We just have to be vigilant in checking our bees and do our best to prevent spread. And keep our bees healthy by leaving them enough food for winter and prevent cross contamination.
And don’t give them more space than they can manage.

I am not sure what the regs say in NSW- but I know that in WA at least you are allowed to hot wax dip a hive rather than burn it. Hot wax dipping effectively destroys AFB. That might also be an option if you could find anyone with a hot dipper willing to do it for you and it’s allowed there. Sorry to hear about the AFB- poor bees- and poor you.

I just did a search about that subject in regards to Queensland and it seems any relevant pages have been deleted by Qld dept of Agriculture so maybe it is in the too hard basket even for them!!! But I agree totally that hot wax dipping could/should be the first step Jack.While I don’t have a hot wax dipper I use a heat gun to melt the remaining wax to help seal bare wood work on used frames. It is a better option than burning everything, which, touch wood I have needed to do.
@Webclan cross ‘contamination’ is a fact of life if you have more than one hive. In the past year I have had to move my hives to a new location only 60 metres away from the previous site and left a box with comb at the old site where all the returning bees from over 20 hives happily used the one box. That and with switching about of frames to reduce/build up a colony tells me that cross contamination is with us like it or not. If there is a honey flow on the bees don’t worry. When I extract I put frames back onto any hive, as does every commercial bee keeper or ‘hobbyist’ and I doubt that increases any risk.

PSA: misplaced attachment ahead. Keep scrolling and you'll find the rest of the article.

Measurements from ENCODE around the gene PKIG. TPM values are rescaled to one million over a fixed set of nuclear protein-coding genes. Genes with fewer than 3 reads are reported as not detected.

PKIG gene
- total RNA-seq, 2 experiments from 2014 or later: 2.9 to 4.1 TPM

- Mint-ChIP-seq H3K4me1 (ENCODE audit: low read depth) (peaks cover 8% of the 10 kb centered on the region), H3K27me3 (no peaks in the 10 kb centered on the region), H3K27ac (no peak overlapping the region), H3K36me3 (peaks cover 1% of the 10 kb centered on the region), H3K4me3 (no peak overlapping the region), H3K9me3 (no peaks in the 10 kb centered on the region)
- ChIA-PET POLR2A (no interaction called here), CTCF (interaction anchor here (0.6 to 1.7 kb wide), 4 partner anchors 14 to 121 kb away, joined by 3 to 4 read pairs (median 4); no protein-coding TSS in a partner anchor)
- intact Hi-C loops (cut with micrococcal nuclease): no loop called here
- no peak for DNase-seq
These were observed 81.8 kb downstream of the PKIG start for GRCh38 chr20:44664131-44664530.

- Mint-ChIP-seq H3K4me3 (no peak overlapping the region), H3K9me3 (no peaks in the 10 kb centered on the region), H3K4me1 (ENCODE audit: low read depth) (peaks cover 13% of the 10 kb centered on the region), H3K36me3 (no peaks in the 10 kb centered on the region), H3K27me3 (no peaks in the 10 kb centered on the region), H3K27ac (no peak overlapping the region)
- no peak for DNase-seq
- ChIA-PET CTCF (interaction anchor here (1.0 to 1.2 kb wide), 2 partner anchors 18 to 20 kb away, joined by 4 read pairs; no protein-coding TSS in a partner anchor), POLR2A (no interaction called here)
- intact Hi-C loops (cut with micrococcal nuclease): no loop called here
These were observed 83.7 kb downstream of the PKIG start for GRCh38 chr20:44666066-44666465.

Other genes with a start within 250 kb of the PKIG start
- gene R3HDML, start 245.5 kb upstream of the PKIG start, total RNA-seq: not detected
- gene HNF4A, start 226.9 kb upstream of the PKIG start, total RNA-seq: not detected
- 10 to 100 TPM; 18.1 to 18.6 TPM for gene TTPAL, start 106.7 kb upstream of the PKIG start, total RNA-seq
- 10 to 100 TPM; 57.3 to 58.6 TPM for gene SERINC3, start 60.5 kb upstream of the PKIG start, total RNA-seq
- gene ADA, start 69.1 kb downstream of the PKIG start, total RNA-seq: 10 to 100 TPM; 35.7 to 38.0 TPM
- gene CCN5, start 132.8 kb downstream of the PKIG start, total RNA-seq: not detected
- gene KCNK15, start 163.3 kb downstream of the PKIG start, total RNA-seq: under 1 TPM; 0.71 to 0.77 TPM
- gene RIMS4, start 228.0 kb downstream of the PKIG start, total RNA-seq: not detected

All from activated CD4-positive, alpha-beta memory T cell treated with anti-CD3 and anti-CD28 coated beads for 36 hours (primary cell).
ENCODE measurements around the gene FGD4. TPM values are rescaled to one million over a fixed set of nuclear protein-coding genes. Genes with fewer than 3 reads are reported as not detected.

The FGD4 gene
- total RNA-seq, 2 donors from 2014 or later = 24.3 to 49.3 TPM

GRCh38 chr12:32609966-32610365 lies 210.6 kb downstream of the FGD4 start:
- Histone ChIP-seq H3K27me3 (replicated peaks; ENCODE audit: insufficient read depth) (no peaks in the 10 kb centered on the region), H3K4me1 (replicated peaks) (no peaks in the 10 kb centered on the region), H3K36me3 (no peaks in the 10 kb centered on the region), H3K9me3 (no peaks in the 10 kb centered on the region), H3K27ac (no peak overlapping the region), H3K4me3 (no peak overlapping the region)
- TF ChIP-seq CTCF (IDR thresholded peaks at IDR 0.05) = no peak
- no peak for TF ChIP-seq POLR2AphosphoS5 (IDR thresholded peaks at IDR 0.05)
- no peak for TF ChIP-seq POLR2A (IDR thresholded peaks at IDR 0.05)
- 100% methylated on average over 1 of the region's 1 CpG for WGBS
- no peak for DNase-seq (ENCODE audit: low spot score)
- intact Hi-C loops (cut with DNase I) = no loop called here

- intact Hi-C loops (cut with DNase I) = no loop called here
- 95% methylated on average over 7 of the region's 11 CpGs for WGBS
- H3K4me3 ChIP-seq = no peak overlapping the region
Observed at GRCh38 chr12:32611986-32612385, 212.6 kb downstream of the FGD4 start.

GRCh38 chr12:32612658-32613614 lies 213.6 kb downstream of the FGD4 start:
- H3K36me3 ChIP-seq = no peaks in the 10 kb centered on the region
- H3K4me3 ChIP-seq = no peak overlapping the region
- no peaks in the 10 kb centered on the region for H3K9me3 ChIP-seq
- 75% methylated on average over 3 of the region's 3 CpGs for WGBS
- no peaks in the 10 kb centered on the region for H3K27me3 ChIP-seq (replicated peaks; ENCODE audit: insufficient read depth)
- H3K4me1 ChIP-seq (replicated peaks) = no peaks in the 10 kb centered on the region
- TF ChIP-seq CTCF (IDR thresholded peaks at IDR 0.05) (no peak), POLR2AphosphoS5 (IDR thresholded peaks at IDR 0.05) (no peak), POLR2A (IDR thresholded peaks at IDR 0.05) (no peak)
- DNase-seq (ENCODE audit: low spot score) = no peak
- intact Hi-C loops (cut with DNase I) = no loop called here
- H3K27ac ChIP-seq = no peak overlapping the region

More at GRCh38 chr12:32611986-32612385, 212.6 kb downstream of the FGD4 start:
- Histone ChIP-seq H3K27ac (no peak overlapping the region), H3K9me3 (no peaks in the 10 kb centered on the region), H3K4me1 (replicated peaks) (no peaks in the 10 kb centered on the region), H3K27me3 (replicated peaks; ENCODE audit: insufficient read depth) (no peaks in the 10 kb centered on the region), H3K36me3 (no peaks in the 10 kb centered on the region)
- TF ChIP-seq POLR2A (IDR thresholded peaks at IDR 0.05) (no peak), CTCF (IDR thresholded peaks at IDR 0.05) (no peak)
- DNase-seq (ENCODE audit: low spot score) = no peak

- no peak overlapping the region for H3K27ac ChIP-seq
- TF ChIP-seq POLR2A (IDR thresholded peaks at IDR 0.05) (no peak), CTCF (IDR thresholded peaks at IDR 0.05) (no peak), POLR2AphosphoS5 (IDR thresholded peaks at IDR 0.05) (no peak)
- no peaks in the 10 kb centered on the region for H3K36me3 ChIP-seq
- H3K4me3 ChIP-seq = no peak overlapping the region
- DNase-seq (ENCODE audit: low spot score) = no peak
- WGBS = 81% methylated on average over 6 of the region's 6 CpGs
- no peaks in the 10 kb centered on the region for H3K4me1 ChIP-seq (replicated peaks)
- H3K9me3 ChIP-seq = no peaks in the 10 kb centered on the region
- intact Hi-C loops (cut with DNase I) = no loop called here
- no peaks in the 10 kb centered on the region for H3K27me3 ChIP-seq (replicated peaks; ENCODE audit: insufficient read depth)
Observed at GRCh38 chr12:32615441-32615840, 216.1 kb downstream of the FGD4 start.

I once attended my local bee group to find that paranoia thrived on no more than hearsay and misinformation fed to beginners. I hope that they are a one-off group that was about pampering their egos.
Cheers Peter

Hi Peter, Weber did say that AFB is really bad in her area. It’s a good practice to avoid cross contamination as much as possible. She is in a good position to do that because all or most of her hives are flow hives.

I believe that the biggest contributor to AFB spreading within an apiary would be us not returning sticky frames from whence they came. Therefore flow hives would shine in that area.

Cheers

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Your right Jeff, if the frames are extracted in the hive that would eliminate a cause of possible cross contamination between hives. So that is a plus for Flow Hives but I consider a strong hive is plus in avoiding most of the issues we encounter, so good hive maintenance is as much a must in combating issues.
Cheers mate.

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One point Peter: I am not sure using a heat gun would entirely destroy the AFB. Wax dipping involves submersing the wood entirely in wax at around 140c for 6-10 minutes: long enough for the wood to heat all the way through and the wax to penetrate 100% through the timber- driving out almost all water which is boiled away. From what I undestand those AFB spores are increddibly tough. Testing has shown that full wax dipping does affectively destroy AFB.

The problem is finding a wax dipper. I tries in SA and coultn’t find anyone doing it so i built my own. Touch wood I will never have to use it for AFB.

Given that people who wax dip are often beekeeprs they maynot be to keen to have AFB gear brought in.

Lastly- more generally to everyone: does irradiating woodware also ‘cur’ it of AFB? Would it cost a whole lot more to get an entire hive oen than just the flow frames? perhaps that’s an option?

Yes it does. Not sure about the costing difference though. I am sure that Steritech would give a quote if you asked - they generally have a good reputation for being helpful.